comparing one sample to a hypothesized population or comparing two samples to each other but we have looked at it before0285

not with proportion but with means, right?0294

And now are looking at it with proportion okay since you are looking at proportion we should have hypotheses about0297

proportion so the null hypotheses with something like this the proportion of all the each category the proportion that0305

all into each category is the same for each population so however many categories you have so let us say we have0313

in a three categories.0322

If we believe that they are the same and they should roughly have the same proportion so these have similar proportion.0341

It does not actually matter what the proportions are it could be 90, 10 could be 10,10 it could be 75 20 like when the proportions0347

that were think there similar for each population and whatever 780 whatever category is 75% of the population0360

that category will also be 75% of the population.0368

The alternative hypothesis says that for at least one category the populations do not have the same proportion so just like before0371

were now talking about differences that the differences are really in the proportions the predicted the populations proportion.0383

So just to give you an example.0394

Here is the problem and let us try to change it into the null hypothesis as well as alternative hypothesis.0396

So according to a poll for and six Democrats said they were very satisfied with candidate A while 510 were unsatisfied0401

however 910 Republicans were satisfied with candidate a while 60 were not.0410

And in a chi-square test of homogeneity we could see whether the proportions of Democrats and Republicans that Democrats were satisfied are0415

similar to the proportions were Republican of Republicans were satisfied versus unsatisfied.0427

So let us draw this out first.0436

So here we have about 400 Democrats saying there satisfied while 500 saying unsatisfied.0439

Let put satisfied in blue and so that is a little bit less than half and the unsatisfied people are a little bit0451

more than half so this is the Democratic population that they look like.0460

The Republican population looks very different so here we see most of the Republicans being pretty satisfied and0467

only a very small minority being unsatisfied right.0479

And so the question is are these two are the two similar are the proportions that fall into each category0483

satisfied or unsatisfied the same for each population?0493

Are they different?0497

The null hypothesis would probably say something like this.0498

The proportion of satisfied and unsatisfied people like us are similar are the same for Dans as well as republicans.0501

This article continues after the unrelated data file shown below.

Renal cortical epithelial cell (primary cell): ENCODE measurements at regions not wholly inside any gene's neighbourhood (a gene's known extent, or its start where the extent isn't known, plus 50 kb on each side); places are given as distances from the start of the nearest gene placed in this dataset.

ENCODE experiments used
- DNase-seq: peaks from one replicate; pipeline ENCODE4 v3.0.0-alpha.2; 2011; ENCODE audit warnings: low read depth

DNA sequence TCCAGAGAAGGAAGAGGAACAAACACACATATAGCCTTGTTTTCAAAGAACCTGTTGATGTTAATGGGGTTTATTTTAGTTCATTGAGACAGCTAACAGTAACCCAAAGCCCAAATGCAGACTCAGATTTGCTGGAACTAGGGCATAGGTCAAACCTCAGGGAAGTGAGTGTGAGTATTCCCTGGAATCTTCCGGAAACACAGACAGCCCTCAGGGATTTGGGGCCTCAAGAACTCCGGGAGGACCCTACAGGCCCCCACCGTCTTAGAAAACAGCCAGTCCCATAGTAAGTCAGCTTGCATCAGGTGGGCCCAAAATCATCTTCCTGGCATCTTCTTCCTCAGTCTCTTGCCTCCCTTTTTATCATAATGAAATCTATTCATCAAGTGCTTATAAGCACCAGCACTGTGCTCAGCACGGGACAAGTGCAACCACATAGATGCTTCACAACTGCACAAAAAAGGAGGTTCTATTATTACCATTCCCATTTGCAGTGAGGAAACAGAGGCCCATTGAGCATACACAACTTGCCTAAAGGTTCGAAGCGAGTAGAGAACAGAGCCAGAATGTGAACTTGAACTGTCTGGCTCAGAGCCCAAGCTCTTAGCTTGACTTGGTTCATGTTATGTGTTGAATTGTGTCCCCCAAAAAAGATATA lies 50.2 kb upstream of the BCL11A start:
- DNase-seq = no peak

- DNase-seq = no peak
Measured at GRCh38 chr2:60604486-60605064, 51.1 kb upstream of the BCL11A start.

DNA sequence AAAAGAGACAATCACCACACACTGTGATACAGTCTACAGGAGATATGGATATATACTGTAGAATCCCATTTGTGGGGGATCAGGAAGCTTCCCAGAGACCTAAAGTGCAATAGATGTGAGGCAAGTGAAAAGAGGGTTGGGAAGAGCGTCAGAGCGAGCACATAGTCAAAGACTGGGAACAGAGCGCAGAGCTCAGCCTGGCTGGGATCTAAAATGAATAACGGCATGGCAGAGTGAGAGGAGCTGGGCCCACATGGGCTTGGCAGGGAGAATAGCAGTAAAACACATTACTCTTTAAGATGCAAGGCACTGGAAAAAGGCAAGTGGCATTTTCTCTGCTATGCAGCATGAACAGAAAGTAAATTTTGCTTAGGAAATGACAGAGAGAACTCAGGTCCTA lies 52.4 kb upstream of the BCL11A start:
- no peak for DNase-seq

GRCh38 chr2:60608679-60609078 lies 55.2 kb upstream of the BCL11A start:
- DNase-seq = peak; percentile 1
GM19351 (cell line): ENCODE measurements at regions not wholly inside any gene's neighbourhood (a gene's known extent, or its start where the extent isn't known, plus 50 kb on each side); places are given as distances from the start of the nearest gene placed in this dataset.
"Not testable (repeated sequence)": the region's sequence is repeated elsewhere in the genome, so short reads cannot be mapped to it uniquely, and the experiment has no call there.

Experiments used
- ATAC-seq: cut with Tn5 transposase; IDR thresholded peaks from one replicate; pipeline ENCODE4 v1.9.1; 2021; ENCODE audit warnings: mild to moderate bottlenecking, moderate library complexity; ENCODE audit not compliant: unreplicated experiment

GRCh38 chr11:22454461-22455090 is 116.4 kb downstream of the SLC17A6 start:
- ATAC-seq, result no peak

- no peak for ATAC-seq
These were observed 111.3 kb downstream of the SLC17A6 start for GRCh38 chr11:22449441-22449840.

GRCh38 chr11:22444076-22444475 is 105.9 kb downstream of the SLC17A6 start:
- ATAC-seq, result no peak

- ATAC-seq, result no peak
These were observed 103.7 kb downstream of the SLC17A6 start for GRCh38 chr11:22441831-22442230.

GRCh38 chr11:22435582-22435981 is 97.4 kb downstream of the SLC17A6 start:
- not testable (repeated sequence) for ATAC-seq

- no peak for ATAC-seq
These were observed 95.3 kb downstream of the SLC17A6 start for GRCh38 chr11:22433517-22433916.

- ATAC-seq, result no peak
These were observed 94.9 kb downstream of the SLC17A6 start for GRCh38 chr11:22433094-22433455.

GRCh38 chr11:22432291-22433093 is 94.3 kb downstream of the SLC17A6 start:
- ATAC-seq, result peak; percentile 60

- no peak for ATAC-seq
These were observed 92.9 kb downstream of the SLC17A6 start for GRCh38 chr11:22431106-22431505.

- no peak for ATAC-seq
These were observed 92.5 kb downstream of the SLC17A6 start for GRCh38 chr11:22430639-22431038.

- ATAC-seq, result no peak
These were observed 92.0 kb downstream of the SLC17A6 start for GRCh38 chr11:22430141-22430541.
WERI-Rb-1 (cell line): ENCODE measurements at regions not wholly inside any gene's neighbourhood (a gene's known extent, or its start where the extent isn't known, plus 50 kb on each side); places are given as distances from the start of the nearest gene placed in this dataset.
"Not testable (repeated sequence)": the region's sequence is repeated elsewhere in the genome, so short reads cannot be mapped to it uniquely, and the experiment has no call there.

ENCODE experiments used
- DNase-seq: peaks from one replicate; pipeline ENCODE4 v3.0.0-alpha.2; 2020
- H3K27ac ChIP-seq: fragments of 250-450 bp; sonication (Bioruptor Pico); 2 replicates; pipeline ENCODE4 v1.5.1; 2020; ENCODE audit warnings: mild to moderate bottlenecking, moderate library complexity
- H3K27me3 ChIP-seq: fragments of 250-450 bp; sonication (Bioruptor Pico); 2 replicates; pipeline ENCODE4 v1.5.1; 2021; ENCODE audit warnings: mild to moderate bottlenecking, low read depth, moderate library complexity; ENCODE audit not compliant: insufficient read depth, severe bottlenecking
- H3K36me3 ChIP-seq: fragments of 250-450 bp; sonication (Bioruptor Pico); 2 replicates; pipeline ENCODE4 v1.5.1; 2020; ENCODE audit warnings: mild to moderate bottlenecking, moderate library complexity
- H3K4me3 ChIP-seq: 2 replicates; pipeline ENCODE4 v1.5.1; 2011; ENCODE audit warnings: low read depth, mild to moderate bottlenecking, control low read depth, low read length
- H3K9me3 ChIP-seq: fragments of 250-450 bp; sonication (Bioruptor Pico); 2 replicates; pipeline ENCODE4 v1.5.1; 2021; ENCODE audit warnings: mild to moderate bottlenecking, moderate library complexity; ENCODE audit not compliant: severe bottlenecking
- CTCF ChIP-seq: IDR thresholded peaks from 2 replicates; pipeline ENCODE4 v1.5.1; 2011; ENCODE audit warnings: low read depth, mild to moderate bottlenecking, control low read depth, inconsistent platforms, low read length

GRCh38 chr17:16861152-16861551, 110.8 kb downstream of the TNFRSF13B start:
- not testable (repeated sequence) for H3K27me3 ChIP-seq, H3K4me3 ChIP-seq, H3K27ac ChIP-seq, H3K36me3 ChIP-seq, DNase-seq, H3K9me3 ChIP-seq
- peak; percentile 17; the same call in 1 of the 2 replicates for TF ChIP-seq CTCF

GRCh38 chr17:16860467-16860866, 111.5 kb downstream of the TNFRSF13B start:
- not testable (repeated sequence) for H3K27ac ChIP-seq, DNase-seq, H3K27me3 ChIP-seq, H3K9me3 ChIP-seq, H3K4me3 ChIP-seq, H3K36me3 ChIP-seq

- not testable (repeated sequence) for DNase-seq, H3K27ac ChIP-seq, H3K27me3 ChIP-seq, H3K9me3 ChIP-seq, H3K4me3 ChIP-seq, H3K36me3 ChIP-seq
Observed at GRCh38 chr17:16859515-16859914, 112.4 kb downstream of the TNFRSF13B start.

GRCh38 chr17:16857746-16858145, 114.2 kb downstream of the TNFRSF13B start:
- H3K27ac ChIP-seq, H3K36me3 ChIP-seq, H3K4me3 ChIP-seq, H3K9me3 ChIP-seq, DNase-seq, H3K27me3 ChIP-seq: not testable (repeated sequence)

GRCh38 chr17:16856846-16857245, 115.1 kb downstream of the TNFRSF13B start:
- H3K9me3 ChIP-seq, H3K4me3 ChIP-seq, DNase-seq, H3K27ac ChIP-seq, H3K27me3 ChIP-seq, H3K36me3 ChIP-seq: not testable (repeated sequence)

The alternative hypothesis says for at least one category either satisfied or unsatisfied, Dans and Republicans do not have the same proportion.0531

Okay so note that in the case of 2, once category changes once the proportion of one category changes the other one automatically changes.0561

So if we somehow were able to change has satisfied the Democrats were with candidate A, we would also see the0584

proportion of unsatisfied people just automatically change.0592

So that is in the case of two categories but in the case of multiple categories maybe 2 might change but the others may0595

not change right so in that way this would be a more general way of saying alternative hypothesis.0606

Now let us talk about the chi-square statistic.0612

Now the nice thing about the chi-square statistic is that it is the same as the goodness of fit test.0616

We use the same idea so chi-square is going to be observed frequencies and the difference between that and0621

expected frequencies where over the proportion of expected frequency.0631

But there is just one subtle difference before it was for each category.0638

Now we have different categories in different population right so we not only have like category 1 and category 20643

category 3 so on and so forth but we also have population 1 and population 2 at least right?0651

And so we have multiple of observed frequencies and so what do we do right?0659

Well what we do here is that we consider each of these combination of which population your in and which category0668

are talking about each of these are going to be called cells.0681

And so we do this for each cell so I will go from one of to the number of cells.0686

And how do we get the number of cells?0694

Well the number of cells is really how many population right and that is usually shown in columns times how many categories.0701

And that is usually shown in rows, you can also think of the number of cells as columns times rows, how many columns you have times the number of rows.0718

But really the idea comes from how many different populations your comparing of chi-square test of homogeneity0733

actually compare three or four population not just 2 and how many categories you are comparing.0739